Nima Arkani-Hamed, a top Western official in the Mao collider, sort of "courageously" says that if the tanks came to the Chinese streets again, he would probably join some local protests. His father had some "disagreement" with the Khomeini regime in Iran but Nima himself doesn't really get the evil of totalitarian systems, I think after many discussions with him. As Cheng nicely says about Nima's superficial response:And that question is easily used to dispose of the "incorrect" people. If you say rights matter more, you aren't dedicated enough, and if you say physics--don't complain. You are there to be used.
But his hypothesis, well-intentioned as it was, reveals a deeply simplistic, caricatured understanding of state oppression. True terror and totalitarian control come after the tanks have left the square, when blood is wiped off the streets, the history books, and the people’s collective consciousness, when a date becomes taboo, and when a simple question confirming the existence of the Party office exposes the Achilles’ heel of a grand project.Exactly. Totalitarianism isn't about some cool scenes with tanks and blood in the street – and Nima's cool but totally superficial and symbolic "no" to such spectacular events. The true muscles of the totalitarian machinery only start to act after the tanks and blood are removed from the sidewalks (the same is true for the German and Soviet tanks in Prague in 1939 and 1968, too). The employees are being ideologically filtered, fired, or arrested, the history is often being rewritten..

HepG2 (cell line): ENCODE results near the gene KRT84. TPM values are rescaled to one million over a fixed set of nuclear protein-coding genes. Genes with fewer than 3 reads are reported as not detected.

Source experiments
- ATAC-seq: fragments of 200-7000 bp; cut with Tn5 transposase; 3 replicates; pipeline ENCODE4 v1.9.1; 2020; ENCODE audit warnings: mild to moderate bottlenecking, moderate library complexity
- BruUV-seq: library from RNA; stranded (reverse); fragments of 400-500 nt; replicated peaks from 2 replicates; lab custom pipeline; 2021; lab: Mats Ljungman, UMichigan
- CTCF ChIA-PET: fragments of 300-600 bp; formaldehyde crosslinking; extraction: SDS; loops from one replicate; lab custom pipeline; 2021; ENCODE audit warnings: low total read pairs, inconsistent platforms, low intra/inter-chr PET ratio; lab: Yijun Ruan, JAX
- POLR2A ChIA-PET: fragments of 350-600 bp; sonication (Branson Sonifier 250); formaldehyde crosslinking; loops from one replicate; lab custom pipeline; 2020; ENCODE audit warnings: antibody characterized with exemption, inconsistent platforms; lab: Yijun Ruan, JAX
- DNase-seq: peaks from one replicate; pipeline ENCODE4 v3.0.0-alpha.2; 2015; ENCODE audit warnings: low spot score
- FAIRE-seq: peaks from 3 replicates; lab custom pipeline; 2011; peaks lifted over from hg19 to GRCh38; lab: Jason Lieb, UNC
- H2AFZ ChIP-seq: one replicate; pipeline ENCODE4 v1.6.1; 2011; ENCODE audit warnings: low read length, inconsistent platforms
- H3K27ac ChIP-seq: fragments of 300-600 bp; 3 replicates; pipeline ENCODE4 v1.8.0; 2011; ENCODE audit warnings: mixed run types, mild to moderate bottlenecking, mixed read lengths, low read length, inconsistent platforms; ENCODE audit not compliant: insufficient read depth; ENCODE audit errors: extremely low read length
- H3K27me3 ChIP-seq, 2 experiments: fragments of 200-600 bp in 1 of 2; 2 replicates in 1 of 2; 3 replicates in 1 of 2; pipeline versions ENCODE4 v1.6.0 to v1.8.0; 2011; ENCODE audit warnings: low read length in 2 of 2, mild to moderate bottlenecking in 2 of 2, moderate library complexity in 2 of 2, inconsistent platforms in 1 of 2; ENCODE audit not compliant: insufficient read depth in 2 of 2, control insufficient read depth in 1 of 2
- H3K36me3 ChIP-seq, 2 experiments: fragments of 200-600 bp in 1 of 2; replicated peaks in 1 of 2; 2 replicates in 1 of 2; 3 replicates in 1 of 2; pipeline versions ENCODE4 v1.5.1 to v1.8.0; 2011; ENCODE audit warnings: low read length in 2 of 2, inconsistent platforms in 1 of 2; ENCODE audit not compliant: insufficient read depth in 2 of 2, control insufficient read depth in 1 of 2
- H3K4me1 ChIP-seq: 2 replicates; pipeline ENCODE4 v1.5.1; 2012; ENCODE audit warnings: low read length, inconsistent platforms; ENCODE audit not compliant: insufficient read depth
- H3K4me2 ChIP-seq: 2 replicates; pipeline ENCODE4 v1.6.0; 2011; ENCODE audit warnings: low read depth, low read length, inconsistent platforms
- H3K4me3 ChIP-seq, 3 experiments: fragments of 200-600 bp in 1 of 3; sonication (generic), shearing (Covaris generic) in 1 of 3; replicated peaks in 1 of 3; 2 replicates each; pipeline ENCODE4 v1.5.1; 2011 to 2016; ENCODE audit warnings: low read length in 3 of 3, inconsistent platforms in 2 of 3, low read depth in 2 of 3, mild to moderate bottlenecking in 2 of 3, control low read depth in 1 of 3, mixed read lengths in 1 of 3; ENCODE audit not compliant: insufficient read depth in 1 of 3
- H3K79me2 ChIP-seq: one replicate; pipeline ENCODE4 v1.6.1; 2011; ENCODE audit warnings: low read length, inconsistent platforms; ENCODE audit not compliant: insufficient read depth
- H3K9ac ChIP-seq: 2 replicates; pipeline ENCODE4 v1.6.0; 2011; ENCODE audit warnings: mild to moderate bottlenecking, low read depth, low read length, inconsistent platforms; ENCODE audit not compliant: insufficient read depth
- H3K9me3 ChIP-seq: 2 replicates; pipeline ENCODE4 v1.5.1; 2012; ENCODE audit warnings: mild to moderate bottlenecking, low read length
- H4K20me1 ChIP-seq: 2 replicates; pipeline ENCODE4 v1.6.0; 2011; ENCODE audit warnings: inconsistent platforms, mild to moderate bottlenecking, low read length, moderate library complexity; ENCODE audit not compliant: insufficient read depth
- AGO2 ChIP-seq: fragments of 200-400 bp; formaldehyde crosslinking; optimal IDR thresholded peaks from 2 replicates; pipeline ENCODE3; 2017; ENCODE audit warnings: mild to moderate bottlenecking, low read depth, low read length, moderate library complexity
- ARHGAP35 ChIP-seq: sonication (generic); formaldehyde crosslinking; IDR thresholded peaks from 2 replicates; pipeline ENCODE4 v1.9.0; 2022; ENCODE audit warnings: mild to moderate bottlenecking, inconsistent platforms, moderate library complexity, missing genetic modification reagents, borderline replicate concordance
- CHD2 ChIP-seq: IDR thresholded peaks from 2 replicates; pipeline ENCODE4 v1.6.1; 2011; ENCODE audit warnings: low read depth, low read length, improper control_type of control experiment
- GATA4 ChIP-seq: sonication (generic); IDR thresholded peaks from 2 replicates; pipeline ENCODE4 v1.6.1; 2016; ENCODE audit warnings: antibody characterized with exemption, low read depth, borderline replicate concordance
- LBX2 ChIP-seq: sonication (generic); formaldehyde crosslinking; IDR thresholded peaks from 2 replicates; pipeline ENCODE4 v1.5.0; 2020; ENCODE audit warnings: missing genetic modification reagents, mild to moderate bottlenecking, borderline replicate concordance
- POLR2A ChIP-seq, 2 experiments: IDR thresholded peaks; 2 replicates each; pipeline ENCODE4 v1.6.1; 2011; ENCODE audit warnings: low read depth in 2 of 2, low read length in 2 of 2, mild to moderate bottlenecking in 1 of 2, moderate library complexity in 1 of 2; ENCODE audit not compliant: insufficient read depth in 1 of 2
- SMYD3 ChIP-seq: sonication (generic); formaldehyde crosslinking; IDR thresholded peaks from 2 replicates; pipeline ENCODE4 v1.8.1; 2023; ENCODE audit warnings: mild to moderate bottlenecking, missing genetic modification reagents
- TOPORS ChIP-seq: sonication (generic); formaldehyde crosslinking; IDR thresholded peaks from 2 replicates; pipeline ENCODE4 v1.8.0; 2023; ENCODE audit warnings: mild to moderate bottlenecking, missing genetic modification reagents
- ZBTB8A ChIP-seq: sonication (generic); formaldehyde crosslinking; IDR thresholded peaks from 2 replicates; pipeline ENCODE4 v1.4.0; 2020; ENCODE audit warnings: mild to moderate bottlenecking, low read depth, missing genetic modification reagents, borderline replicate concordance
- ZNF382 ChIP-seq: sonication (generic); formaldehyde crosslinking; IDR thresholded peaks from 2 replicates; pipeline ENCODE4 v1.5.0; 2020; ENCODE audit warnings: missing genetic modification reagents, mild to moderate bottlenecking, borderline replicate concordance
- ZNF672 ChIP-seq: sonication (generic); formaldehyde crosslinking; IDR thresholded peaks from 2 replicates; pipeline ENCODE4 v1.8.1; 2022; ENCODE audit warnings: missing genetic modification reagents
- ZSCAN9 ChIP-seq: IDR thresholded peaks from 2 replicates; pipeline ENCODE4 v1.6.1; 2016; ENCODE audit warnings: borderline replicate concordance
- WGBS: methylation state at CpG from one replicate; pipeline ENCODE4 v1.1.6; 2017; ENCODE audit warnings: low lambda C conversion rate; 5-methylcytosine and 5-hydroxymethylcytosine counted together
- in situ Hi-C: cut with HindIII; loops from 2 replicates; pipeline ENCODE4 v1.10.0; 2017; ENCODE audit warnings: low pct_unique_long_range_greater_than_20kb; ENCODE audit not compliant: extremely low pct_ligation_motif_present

Many of my colleagues, Western or Chinese, asked me about my priorities and whether I cared more about physics or human rights, as if these pursuits are mutually exclusive.
(Lubos is Czech, and grew up under Communism.)